November 28, 2021
by Stephen Stofka
On Friday, fears of another wave of Covid lockdowns caused a sharp decline in equity and commodity prices worldwide. The decline was fueled by short-term traders who did not want to hold their positions over the holiday weekend and sold into a thin market. Crude oil prices fell 12% and closed the day below $70, and below the price of oil in the summer and early fall of 2018. Did we forget how high prices were just a few years ago? Rising oil prices helped fuel voter discontent that Democrats rode to take back control of the House that year.
Below is a graph of West Texas Intermediate, one of two oil benchmarks used domestically and shipped around the world. The price is adjusted to 2020 constant dollars.
As the price of oil broke out of its price channel in the early 2000s, companies began to develop more effective horizontal drilling techniques (Mead & Stiger, 2015, 4). In 2013, U.S. production reached a 24-year high and both political parties claimed credit. Oversupply led to a 50% price decline in 2014. Drivers liked the prices at the pump but states which had enjoyed the boom were hurt by the bust. Republican candidates promised better times in these red states if they were elected.
In a democracy, politicians must play a game of voter persuasion. They spend millions in opinion polls to test the temperature of voter passions, to discover the emotional buttons that will win votes. They rig Congressional districts to maximize the voter sentiment in one party’s favor. Like heralds marching into battle, candidates wave their principles and values for all to see. We have chosen this system, this political game, as the best alternative to armed conflict in the streets. Many of us were alarmed when the January 6th rioters championed a return to the violence that shook the foundations of civil society in France during the 19th century. Seventy years of successive revolts in that country left many bodies in the streets. We have far more sophisticated weapons and lots of them. Do we want that bloodbath?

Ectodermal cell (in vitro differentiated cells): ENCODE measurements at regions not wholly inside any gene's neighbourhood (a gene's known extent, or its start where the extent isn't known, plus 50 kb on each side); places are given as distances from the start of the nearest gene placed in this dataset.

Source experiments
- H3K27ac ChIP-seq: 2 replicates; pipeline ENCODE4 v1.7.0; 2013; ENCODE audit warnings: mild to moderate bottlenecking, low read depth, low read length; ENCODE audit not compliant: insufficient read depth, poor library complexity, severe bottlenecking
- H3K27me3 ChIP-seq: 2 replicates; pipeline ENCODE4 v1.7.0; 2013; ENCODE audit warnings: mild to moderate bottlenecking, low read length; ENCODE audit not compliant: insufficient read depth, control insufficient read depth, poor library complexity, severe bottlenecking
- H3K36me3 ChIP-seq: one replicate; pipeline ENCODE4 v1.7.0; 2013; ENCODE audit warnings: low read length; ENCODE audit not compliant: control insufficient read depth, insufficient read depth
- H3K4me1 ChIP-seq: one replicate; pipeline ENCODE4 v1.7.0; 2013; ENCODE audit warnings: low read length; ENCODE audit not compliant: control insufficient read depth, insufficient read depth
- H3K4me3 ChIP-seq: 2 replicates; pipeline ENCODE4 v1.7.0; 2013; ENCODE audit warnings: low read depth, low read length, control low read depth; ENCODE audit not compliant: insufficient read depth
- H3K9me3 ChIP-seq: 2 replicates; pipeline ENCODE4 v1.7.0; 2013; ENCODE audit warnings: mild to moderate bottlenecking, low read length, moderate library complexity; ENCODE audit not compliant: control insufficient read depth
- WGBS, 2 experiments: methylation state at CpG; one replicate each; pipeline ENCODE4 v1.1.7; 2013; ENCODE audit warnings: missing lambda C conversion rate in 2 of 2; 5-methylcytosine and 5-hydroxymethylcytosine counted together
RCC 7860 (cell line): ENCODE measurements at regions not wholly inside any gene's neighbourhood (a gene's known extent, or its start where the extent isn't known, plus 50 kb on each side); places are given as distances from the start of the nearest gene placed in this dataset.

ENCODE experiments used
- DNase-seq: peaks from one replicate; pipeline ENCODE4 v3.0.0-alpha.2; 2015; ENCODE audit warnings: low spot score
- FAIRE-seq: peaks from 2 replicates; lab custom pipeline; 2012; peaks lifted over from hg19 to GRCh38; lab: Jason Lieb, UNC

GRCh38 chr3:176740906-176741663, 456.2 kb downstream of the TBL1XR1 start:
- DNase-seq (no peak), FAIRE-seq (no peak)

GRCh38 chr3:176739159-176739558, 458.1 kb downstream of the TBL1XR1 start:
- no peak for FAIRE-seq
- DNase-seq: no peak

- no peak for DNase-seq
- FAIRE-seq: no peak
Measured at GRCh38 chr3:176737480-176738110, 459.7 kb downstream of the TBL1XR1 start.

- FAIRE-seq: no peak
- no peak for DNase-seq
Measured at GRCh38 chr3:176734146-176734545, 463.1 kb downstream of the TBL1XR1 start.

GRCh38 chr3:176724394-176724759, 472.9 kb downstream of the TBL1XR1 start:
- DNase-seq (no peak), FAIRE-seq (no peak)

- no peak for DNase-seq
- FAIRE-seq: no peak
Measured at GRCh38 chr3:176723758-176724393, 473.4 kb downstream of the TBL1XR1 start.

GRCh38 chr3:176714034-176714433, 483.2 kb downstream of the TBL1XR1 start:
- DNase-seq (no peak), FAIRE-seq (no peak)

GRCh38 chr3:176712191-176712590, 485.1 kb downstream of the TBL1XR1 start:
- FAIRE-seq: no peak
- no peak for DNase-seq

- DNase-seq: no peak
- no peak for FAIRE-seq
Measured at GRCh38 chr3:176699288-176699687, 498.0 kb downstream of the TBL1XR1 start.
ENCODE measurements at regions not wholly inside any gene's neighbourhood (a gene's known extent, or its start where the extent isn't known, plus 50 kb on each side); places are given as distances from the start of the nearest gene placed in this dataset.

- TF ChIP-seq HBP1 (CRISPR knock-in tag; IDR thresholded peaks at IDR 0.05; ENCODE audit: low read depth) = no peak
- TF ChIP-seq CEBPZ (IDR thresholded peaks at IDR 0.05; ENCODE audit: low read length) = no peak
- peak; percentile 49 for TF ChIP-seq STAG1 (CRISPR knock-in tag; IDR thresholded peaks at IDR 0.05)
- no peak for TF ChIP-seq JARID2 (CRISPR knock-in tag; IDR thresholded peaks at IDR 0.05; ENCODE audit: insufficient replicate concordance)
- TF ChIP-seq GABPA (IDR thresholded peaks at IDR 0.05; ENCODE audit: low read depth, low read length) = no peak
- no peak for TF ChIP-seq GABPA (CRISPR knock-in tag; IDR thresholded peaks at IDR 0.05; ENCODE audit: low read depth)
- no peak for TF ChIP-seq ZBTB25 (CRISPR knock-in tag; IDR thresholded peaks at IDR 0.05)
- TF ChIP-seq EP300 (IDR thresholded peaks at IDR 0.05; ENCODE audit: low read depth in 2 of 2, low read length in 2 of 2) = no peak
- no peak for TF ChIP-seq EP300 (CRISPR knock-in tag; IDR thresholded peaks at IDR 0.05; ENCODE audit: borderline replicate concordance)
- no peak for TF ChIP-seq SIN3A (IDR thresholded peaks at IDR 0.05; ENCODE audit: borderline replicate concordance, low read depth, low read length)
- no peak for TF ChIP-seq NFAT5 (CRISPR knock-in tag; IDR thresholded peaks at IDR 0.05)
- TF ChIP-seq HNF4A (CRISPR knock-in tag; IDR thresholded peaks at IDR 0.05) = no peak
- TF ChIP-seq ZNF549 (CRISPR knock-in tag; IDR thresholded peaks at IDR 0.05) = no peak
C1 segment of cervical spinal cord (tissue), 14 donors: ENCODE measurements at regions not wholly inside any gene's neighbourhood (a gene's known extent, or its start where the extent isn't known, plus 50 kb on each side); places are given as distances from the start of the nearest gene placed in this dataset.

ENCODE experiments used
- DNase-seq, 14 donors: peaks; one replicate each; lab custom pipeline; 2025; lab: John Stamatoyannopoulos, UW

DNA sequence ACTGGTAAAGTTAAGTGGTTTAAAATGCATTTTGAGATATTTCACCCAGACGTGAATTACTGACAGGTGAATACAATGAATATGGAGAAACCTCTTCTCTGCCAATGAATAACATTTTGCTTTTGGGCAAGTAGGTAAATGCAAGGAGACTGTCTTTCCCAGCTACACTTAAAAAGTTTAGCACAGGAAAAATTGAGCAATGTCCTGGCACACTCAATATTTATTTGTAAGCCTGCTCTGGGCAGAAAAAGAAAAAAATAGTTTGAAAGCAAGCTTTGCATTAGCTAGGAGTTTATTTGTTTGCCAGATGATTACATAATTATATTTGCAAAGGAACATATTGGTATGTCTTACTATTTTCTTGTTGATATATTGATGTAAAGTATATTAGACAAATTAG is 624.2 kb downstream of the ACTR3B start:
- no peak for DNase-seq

As bread was a rallying cry in the French Revolution, the price of oil sparks political passions in the U.S. Higher prices impact rural folk more than urban residents, blue collar businesses more than white collar firms. When workers have to pay $100 – $200 to fill up a 40 gallon tank on a service truck, they complain. If their party is in power, it’s the fault of speculators and they will soon forget the pain when prices decline. Voters protest loudest at high oil prices when their party is not in power. Politicians promise that their policies will bring down oil prices. They know their promises are as real as unicorns but voters like unicorns and fairy tales.
Photo by David Thielen on Unsplash
Mead, D., & Stiger, P. (2015). The 2014 Plunge in Import Petroleum Prices: What Happened. BSL: Beyond The Numbers, 4(9), 1-8. Retrieved November 27, 2021, from https://www.bls.gov/opub/btn/volume-4/pdf/the-2014-plunge-in-import-petroleum-prices-what-happened.pdf